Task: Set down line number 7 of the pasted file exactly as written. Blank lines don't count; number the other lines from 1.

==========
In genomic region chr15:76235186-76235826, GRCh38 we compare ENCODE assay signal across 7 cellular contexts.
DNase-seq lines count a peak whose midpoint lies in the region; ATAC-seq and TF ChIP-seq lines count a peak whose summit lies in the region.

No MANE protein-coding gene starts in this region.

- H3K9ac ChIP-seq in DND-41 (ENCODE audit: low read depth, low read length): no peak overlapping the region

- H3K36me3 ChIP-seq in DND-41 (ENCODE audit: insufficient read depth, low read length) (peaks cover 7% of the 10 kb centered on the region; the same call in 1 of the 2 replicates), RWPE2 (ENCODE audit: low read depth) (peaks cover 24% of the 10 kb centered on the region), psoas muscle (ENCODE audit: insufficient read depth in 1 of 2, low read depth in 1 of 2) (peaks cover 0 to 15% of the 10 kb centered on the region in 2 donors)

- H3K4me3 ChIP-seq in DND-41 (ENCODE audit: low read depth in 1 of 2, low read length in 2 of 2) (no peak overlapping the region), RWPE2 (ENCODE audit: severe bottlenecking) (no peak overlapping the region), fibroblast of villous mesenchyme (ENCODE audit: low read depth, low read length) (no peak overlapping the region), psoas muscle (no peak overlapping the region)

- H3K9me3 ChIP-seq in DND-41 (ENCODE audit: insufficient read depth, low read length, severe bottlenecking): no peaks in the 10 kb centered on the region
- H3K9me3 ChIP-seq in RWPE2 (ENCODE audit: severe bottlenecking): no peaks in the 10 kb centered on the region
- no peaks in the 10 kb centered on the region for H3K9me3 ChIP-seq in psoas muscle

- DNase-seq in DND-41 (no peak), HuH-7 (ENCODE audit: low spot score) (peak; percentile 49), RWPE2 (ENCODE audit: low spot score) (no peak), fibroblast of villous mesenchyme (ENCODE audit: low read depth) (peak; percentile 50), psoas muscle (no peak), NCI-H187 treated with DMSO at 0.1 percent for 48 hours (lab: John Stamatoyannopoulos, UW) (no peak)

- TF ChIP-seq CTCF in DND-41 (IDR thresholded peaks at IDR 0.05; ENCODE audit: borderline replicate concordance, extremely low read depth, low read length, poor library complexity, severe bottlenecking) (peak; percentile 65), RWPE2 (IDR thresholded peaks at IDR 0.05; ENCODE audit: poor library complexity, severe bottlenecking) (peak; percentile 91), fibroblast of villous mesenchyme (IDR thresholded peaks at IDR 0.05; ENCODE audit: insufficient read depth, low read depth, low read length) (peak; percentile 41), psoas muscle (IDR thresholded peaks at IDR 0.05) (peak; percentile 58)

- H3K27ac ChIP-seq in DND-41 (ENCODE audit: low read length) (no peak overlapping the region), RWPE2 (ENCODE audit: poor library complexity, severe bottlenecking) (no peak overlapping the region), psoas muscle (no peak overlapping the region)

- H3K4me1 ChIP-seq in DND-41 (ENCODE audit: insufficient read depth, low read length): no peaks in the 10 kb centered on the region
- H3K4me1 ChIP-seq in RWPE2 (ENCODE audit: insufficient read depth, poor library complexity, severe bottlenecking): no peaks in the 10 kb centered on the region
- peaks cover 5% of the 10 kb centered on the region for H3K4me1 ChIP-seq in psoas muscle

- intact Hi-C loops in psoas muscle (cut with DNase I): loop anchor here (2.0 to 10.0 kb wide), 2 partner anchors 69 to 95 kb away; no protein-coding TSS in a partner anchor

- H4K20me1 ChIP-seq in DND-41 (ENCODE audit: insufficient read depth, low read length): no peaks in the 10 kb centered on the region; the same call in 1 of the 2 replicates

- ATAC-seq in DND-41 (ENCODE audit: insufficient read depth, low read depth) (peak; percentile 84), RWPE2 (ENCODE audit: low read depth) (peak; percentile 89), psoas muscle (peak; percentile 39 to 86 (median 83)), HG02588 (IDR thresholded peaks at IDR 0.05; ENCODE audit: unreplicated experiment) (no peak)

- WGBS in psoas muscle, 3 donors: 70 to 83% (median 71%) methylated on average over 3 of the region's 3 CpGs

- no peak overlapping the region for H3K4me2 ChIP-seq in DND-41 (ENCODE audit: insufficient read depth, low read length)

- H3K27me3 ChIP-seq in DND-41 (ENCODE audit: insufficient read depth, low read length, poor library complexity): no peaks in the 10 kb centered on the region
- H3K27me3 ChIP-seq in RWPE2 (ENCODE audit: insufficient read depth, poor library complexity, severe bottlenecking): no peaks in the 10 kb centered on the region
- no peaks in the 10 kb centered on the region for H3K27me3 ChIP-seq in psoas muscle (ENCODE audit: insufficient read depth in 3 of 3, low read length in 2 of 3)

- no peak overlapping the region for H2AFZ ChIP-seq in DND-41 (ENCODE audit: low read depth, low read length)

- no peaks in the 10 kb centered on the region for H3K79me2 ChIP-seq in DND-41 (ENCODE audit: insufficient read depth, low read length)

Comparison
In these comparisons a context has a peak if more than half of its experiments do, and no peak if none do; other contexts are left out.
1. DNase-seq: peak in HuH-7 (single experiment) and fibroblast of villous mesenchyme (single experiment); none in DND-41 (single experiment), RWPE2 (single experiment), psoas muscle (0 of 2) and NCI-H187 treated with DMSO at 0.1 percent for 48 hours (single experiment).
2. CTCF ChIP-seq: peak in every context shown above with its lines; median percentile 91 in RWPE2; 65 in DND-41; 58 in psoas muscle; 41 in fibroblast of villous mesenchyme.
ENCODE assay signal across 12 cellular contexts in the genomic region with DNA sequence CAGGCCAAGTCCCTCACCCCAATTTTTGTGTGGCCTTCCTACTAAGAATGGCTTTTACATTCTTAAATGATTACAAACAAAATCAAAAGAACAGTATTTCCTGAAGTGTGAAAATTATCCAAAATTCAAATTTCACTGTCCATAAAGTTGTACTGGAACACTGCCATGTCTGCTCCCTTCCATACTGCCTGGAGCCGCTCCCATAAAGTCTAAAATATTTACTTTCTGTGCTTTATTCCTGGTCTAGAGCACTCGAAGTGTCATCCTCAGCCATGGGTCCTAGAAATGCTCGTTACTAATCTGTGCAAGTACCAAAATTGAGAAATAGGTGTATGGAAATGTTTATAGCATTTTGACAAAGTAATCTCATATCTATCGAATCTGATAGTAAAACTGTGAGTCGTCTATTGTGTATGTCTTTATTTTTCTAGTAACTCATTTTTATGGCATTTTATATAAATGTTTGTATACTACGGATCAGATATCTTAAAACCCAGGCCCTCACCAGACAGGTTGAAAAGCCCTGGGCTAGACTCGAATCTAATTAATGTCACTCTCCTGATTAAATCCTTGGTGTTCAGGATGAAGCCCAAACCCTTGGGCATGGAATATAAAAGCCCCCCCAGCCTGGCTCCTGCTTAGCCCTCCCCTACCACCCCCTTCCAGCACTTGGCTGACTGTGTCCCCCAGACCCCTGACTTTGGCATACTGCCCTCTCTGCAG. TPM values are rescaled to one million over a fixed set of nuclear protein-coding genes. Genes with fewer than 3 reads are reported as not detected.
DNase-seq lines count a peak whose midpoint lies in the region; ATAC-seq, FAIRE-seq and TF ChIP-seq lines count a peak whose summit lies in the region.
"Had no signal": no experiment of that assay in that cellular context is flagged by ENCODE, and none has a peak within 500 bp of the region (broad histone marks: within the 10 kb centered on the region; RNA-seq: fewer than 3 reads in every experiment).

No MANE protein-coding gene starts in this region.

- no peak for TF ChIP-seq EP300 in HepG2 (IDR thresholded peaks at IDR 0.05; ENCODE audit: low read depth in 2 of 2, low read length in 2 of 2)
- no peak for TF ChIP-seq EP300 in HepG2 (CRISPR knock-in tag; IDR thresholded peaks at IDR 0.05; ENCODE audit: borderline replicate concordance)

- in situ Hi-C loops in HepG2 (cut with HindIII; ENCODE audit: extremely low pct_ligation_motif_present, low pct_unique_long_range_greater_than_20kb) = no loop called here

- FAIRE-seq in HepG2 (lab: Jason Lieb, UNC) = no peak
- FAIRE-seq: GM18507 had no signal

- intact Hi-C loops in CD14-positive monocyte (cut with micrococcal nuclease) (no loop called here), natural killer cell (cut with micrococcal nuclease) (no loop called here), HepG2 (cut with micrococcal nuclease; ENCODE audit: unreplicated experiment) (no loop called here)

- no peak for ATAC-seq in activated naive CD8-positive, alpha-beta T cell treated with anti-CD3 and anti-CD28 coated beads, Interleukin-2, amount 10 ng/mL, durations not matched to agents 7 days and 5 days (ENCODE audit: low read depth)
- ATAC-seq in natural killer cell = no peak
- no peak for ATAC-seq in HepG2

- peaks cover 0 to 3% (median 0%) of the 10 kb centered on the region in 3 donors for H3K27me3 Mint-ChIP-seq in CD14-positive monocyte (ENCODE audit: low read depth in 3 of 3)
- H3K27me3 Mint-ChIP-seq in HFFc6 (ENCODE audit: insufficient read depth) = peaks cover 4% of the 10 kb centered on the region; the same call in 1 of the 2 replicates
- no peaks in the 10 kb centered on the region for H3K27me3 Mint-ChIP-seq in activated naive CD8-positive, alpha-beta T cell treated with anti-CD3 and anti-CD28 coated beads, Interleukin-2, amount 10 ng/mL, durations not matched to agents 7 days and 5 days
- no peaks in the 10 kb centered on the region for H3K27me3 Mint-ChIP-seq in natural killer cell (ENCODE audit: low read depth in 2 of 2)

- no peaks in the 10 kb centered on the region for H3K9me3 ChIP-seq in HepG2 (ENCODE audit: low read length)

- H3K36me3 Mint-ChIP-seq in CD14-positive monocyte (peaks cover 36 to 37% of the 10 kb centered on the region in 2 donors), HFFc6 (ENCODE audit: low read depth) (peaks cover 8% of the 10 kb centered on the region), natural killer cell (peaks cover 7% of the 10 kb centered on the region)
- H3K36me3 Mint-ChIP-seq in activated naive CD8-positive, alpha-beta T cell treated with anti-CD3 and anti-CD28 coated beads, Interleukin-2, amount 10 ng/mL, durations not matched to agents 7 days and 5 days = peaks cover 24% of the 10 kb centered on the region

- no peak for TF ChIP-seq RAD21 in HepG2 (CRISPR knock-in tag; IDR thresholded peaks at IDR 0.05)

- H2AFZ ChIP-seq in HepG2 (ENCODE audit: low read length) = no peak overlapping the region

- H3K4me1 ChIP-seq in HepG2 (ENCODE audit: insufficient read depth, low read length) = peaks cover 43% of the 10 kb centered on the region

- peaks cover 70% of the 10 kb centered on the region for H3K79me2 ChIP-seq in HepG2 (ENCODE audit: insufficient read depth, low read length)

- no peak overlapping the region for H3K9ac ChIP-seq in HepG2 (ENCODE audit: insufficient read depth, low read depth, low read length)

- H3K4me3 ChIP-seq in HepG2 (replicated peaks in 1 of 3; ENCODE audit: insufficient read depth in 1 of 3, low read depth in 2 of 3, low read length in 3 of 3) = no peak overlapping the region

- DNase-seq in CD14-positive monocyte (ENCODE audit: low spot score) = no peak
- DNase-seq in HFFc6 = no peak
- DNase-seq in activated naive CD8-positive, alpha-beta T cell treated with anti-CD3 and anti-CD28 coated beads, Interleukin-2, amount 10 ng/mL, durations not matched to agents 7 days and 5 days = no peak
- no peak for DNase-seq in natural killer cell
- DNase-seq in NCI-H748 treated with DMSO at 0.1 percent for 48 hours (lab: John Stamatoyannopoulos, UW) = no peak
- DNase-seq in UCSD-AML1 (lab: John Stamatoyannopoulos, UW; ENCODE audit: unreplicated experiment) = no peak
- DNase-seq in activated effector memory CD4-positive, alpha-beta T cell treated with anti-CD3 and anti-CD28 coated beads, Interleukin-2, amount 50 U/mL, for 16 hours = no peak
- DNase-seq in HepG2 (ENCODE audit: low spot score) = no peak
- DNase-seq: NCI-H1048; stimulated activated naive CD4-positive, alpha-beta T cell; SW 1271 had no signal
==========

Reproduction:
- H3K9me3 ChIP-seq in DND-41 (ENCODE audit: insufficient read depth, low read length, severe bottlenecking): no peaks in the 10 kb centered on the region